The Iranian regime and its opponents were engaged in a cyber war with each other also during the riots that broke out in Iran in the summer of 2009. During the riots, the Iranian Cyber Army claimed responsibility for attacking a number of websites used by reformist opposition activists, including the Twitter website; the website of Radio Zamaneh, a radio station based in the Netherlands and affiliated with the opposition; the website of the reformist student union of Amirkabir University of Technology in Tehran; and Jaras, a website affiliated with the supporters of opposition leader Mir-Hossein Mousavi. On every hacked website, the hackers left political messages against the protest movement and the West and in favor of the regime. At the same time, websites belonging to official institutions and media affiliated with the regime were attacked as well.

Government submits budget proposal to Majles approval more than two months late

This week, President Mahmoud Ahmadinejad submitted the budget proposal for the next Iranian year (1390, 2011-2012) to the approval of the Majles. The 539-billion-dollar annual budget provides about 177 billion dollars for direct government expenses and 362 billion for government companies and government-associated institutions. Next year’s budget represents an increase of over 45 percent, reflecting government estimates on an expected increase in government revenues following the subsidy policy reform and the increase in oil prices. The budget proposal is based on an estimated oil price of 80 dollars per barrel compared to last year’s working assumption of 37.5 dollars per barrel (Mehr; Fars, February 20).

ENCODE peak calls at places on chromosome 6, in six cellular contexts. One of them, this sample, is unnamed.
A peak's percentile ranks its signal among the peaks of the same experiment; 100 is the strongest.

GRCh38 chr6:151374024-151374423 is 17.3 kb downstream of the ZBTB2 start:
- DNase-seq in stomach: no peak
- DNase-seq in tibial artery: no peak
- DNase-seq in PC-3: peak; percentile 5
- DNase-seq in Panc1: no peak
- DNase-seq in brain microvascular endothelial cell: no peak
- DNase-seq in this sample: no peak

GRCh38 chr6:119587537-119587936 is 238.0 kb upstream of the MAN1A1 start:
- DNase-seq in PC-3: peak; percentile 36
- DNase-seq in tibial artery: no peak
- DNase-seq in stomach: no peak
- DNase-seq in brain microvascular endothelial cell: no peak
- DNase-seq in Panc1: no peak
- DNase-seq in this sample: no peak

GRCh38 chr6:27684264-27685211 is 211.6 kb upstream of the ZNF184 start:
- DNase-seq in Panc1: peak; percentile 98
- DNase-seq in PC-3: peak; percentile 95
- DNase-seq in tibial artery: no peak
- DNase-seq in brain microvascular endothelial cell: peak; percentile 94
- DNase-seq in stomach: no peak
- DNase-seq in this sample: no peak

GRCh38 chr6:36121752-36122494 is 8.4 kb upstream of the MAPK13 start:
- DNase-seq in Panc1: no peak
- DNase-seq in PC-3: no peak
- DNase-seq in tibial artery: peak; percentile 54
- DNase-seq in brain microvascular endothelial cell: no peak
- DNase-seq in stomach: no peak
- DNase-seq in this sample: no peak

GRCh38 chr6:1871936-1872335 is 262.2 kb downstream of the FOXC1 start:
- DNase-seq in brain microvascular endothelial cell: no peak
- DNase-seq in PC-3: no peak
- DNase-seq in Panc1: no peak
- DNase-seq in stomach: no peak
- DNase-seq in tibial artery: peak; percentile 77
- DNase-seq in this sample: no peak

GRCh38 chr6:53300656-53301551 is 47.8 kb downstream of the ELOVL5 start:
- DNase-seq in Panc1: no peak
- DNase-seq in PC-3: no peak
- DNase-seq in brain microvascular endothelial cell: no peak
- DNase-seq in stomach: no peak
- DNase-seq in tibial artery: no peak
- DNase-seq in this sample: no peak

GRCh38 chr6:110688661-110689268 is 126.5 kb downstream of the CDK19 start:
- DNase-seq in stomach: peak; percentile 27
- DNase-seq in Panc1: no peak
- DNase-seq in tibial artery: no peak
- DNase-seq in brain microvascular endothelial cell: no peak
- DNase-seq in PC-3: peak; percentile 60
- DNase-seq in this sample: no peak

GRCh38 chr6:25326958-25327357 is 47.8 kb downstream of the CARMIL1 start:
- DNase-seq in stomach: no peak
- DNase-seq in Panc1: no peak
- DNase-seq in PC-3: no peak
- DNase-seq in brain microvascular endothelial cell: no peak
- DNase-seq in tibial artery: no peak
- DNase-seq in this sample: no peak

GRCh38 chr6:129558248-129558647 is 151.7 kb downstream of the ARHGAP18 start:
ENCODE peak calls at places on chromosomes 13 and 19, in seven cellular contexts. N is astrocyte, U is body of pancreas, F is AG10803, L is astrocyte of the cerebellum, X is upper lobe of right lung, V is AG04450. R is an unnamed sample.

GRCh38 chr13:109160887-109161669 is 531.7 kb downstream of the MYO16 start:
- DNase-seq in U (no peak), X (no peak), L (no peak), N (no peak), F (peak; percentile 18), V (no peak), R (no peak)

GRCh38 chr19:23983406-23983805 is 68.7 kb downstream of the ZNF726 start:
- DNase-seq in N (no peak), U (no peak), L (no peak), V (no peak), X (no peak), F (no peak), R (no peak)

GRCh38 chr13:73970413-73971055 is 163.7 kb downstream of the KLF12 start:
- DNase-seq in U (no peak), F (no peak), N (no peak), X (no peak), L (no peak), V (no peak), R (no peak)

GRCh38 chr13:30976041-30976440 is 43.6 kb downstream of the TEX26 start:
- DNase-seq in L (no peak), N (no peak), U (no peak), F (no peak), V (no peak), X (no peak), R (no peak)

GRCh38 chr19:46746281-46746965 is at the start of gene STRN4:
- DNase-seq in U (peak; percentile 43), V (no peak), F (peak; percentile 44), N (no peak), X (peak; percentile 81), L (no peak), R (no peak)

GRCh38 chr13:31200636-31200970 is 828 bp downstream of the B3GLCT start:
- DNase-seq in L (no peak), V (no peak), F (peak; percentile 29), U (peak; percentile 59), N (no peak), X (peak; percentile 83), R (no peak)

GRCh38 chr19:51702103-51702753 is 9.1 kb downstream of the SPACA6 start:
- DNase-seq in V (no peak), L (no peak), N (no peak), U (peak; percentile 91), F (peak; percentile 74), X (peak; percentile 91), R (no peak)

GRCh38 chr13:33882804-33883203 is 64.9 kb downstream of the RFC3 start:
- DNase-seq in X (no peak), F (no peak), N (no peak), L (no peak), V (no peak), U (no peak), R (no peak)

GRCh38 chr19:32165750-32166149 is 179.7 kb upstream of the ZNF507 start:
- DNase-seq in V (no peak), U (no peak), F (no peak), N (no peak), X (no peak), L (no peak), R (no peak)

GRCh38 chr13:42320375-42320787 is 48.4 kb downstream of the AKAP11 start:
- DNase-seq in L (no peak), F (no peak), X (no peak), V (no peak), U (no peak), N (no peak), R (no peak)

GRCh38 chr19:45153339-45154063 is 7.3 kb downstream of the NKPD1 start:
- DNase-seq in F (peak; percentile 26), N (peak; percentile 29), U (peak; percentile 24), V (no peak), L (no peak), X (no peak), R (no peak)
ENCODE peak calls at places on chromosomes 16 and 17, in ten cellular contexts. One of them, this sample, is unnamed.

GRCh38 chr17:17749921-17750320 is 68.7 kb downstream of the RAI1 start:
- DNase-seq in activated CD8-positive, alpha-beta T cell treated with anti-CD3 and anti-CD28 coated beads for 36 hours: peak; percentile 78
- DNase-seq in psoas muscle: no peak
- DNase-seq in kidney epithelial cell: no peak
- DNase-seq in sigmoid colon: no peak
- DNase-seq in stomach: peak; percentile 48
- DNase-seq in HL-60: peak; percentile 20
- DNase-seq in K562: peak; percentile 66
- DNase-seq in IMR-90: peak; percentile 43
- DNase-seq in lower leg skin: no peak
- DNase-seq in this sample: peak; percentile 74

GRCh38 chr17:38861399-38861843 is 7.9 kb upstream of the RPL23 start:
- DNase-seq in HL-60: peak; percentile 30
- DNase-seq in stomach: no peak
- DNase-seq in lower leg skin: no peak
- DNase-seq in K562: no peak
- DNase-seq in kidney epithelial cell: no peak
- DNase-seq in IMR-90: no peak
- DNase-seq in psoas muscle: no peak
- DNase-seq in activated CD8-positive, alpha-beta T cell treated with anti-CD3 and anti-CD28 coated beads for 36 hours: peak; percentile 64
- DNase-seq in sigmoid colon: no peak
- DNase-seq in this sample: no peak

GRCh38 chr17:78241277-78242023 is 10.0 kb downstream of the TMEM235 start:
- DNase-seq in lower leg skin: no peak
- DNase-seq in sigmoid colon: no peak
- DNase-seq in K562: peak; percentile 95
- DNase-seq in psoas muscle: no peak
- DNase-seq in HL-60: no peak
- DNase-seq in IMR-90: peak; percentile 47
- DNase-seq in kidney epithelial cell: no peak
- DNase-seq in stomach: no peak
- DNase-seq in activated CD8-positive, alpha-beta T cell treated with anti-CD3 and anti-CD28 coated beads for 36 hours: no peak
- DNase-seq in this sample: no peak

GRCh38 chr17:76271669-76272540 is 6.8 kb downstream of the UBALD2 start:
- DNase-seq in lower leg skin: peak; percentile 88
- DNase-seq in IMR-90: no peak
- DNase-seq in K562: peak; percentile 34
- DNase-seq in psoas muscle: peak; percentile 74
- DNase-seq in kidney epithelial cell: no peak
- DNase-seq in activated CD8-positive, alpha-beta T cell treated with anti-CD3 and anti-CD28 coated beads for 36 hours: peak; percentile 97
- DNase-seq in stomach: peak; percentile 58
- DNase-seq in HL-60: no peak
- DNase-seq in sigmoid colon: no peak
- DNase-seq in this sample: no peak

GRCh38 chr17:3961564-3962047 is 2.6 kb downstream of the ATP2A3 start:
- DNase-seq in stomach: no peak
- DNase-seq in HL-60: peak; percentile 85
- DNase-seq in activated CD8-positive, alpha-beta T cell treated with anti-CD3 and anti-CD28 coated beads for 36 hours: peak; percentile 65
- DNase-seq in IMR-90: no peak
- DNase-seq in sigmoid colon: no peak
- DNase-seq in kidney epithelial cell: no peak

In a speech addressed to the Majles, the president laid out the guiding principles of the budget proposal. He noted that the government put an emphasis on the need to promote social justice, and that the budget reflects a government effort to reduce social and economic inequality. The president added that the budget was formulated with the intention of cementing social unity and solidarity, increasing investments in development projects and scientific research, and promoting health services, sports, and tourism.

President Ahmadinejad also noted that the government put a particular emphasis on the need to solve the unemployment problem. He said that there are currently 2.4 million unemployed Iranians, and that the government intends to create between 2.2 to 2.4 million new workplaces a year by 2013, compared to today’s number of 1.6 million. The president reported that the government earmarked about 47.5 million dollars in next year’s budget for the promotion of development and construction projects to alleviate the housing crisis. He further added that the subsidy policy reform will continue next year as well (Tabnak, February 20)